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A finalist for the Pulitzer Prize, Duong Van Mai Elliott's The Sacred Willow illuminates recent Vietnamese history by weaving together the stories of the lives of four generations of her family. Beginning with her great-grandfather, who rose from rural poverty to become an influential landowner, and continuing to the present, Mai Elliott traces her family's journey through an era of tumultuous change. She tells us of childhood hours in her grandmother's silk shop, and of hiding while French troops torched her village, watching while blossoms torn by fire from the trees flutter "like hundreds of butterflies" overhead. She makes clear the agonizing choices that split Vietnamese families: her eldest sister left her staunchly anti-communist home to join the Viet Minh, and spent months sleeping in jungle camps with her infant son, fearing air raids by day and tigers by night. And she follows several family members through the last, desperate hours of the fall of Saigon-including one nephew who tried to escape by grabbing the skid of a departing American helicopter. Based on family papers, dozens of interviews, and a wealth of other research, this is not only a memorable family saga but a record of how the Vietnamese themselves have experienced their times.

Peace Among the Willows

Peace Among the Willows ebook ISBN: 9401034311
Publisher: Springer Science & Business Media
Author: Howard B. White
Number of Pages: 266 
File: peace-among-the-willows.pdf
Reads: 2921046


American Women in a World at War

American Women in a World at War ebook ISBN: 0742599221
Publisher: Rowman & Littlefield Publishers
Author: Judy Barrett Litoff,David C. Smith
Number of Pages: 237 
File: american-women-in-a-world-at-war.pdf
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This title brings together twenty-five writings by women who share their rich and varied World War II experiences, from serving in the military to working on the home front to preparing for the postwar world. By providing evidence of their active and resourceful roles in the war effort as workers, wives, and mothers, these women offer eloquent testimony that World War II was indeed everybody's war. Litoff and Smith combine pieces by well-known writers, such as Margaret Culkin Banning and Nancy Wilson Ross, with important-but largely forgotten-personal accounts by ordinary women living in extraordinary times. This volume is divided into the six sections listed below: Preparing for War In the Military At 'Far-Flung' Fronts On the Home Front War Jobs Preparing for the Postwar World

The Ecology of War in China

The Ecology of War in China ebook ISBN: 1107071569
Publisher: Cambridge University Press
Author: Micah S. Muscolino
Number of Pages: 312 
File: the-ecology-of-war-in-china.pdf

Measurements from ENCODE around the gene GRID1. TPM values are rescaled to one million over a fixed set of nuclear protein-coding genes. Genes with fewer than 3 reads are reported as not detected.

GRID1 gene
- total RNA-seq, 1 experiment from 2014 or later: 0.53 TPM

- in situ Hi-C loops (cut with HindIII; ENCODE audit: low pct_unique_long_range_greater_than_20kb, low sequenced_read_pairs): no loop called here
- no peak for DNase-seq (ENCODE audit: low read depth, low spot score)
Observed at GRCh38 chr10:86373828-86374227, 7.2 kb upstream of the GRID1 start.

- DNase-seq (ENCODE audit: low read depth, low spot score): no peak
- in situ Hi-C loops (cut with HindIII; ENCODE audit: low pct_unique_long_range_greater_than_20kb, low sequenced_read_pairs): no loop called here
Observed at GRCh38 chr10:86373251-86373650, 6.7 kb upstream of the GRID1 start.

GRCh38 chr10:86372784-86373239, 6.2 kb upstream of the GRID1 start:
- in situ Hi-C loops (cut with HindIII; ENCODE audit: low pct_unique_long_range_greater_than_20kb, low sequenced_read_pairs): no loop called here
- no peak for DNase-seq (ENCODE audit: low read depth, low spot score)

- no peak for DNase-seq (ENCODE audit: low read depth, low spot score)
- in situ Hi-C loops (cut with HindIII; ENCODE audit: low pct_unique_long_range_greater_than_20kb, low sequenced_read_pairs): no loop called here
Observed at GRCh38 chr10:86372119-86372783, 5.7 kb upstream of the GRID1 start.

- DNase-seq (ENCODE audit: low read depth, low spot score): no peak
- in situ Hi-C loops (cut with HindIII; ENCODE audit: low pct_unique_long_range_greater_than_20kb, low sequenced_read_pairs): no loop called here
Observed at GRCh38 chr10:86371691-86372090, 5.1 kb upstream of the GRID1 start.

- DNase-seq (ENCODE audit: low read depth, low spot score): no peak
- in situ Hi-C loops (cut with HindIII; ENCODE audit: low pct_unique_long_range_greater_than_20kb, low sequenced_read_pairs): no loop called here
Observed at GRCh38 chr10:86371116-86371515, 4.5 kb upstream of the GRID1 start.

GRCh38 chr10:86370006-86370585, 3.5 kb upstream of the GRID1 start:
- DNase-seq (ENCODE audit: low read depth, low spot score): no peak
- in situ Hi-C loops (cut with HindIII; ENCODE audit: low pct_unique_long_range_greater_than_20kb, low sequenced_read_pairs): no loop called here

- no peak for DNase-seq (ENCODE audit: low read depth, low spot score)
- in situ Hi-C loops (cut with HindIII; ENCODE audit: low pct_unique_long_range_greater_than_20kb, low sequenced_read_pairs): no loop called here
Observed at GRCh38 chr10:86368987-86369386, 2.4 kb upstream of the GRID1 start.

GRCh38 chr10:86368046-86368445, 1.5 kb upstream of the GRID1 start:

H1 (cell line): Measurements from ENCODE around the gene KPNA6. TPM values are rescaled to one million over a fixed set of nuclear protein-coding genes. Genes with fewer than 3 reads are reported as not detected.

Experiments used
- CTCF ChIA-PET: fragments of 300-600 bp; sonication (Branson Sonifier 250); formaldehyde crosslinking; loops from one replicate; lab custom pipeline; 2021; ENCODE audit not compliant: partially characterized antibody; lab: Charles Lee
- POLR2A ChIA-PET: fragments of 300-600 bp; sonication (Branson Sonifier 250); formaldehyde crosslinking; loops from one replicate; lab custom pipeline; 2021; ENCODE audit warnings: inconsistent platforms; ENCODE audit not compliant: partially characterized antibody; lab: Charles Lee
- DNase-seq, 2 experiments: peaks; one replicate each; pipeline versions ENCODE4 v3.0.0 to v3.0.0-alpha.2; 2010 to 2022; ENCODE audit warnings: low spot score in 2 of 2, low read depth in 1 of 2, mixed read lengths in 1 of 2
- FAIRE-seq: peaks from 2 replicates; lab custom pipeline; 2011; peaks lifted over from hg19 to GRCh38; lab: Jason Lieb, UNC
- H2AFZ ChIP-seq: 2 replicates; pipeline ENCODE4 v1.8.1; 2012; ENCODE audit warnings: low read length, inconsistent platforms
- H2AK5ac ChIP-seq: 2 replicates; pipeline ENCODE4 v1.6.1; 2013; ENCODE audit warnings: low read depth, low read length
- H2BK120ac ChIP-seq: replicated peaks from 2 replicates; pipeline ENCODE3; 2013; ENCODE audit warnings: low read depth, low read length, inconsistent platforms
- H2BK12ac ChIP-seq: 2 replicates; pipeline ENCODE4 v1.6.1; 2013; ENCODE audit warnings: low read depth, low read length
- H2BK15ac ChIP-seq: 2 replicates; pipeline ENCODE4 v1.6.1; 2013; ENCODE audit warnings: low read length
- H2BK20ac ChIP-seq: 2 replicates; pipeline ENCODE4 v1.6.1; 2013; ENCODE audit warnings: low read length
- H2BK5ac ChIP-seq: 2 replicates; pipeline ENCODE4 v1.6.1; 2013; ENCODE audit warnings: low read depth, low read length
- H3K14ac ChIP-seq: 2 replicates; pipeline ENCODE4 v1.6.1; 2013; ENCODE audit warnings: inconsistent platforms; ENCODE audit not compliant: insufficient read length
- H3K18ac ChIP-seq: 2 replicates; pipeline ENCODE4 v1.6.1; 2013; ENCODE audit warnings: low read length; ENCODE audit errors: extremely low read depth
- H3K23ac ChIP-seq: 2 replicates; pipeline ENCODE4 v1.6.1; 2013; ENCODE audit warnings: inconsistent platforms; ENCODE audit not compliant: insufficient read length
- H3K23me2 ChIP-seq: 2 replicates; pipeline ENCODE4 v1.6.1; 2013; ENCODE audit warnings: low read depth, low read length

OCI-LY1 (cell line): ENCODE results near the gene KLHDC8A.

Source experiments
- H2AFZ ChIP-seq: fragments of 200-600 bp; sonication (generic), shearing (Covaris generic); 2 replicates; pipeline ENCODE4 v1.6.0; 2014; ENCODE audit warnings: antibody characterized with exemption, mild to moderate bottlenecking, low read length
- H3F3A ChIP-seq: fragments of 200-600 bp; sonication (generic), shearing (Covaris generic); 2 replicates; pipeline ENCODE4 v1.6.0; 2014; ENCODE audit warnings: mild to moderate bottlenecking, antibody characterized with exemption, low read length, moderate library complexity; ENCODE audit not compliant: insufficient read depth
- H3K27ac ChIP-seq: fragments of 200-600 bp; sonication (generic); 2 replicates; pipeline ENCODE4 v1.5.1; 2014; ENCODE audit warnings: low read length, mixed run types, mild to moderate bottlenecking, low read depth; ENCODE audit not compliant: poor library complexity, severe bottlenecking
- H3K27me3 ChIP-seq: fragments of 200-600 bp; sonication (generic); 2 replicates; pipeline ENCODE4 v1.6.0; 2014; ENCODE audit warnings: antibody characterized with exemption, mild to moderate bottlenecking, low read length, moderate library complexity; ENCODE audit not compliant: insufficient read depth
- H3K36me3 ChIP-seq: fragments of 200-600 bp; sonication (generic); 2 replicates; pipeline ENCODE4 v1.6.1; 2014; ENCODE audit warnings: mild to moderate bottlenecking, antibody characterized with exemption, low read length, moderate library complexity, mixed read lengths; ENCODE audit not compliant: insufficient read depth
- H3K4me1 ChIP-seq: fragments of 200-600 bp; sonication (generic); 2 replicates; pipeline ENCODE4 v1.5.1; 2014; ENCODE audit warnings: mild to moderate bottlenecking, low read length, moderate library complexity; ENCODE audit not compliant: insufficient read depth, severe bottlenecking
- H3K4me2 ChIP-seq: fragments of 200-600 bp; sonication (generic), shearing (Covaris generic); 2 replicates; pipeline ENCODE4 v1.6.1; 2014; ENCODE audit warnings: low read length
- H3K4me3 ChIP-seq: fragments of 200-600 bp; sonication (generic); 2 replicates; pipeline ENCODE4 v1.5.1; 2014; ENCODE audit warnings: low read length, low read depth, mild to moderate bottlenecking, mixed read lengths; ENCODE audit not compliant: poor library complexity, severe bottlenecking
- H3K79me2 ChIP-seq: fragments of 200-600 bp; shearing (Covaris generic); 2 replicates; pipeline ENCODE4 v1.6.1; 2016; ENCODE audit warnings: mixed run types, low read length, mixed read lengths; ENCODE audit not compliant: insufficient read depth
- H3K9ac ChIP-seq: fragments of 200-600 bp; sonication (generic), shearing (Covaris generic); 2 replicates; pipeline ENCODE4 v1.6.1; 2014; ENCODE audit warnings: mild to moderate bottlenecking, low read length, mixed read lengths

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This book explores the interplay between war and the environment in Henan Province, a hotly contested frontline territory that endured massive environmental destruction and human disruption during the conflict between China and Japan that raged during World War II. In a desperate attempt to block Japan's military advance, Chinese Nationalist armies under Chiang Kai-shek broke the Yellow River's dikes in Henan in June 1938, resulting in devastating floods that persisted until after the war's end. Greater catastrophe struck Henan in 1942-1943, when famine took some two million lives and displaced millions more. Focusing on these war-induced disasters and their aftermath, this book conceptualizes the ecology of war in terms of energy flows through and between militaries, societies, and environments. Ultimately, Micah Muscolino argues that efforts to procure and exploit nature's energy in various forms shaped the choices of generals, the fates of communities, and the trajectory of environmental change in North China.

"Daddy's Gone to War"

ISBN: 9780199772001
Publisher: Oxford University Press
Author: William M. Tuttle Jr.
Number of Pages: 384 
File: daddy-s-gone-to-war.pdf
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Looking out a second-story window of her family's quarters at the Pearl Harbor naval base on December 7, 1941, eleven-year-old Jackie Smith could see not only the Rising Sun insignias on the wings of attacking Japanese bombers, but the faces of the pilots inside. Most American children on the home front during the Second World War saw the enemy only in newsreels and the pages of Life Magazine, but from Pearl Harbor on, "the war"--with its blackouts, air raids, and government rationing--became a dramatic presence in all of their lives. Thirty million Americans relocated, 3,700,000 homemakers entered the labor force, sparking a national debate over working mothers and latchkey children, and millions of enlisted fathers and older brothers suddenly disappeared overseas or to far-off army bases. By the end of the war, 180,000 American children had lost their fathers. In "Daddy's Gone to War", William M. Tuttle, Jr., offers a fascinating and often poignant exploration of wartime America, and one of generation's odyssey from childhood to middle age. The voices of the home front children are vividly present in excerpts from the 2,500 letters Tuttle solicited from men and women across the country who are now in their fifties and sixties. From scrap-collection drives and Saturday matinees to the atomic bomb and V-J Day, here is the Second World War through the eyes of America's children. Women relive the frustration of always having to play nurses in neighborhood war games, and men remember being both afraid and eager to grow up and go to war themselves. (Not all were willing to wait. Tuttle tells of one twelve year old boy who strode into an Arizona recruiting office and declared, "I don't need my mother's consent...I'm a midget.") Former home front children recall as though it were yesterday the pain of saying good-bye, perhaps forever, to an enlisting father posted overseas and the sometimes equally unsettling experience of a long-absent father's return. A pioneering effort to reinvent the way we look at history and childhood, "Daddy's Gone to War" views the experiences of ordinary children through the lens of developmental psychology. Tuttle argues that the Second World War left an indelible imprint on the dreams and nightmares of an American generation, not only in childhood, but in adulthood as well. Drawing on his wide-ranging research, he makes the case that America's wartime belief in democracy and its rightful leadership of the Free World, as well as its assumptions about marriage and the family and the need to get ahead, remained largely unchallenged until the tumultuous years of the Kennedy assassination, Vietnam and Watergate. As the hopes and expectations of the home front children changed, so did their country's. In telling the story of a generation, Tuttle provides a vital missing piece of American cultural history.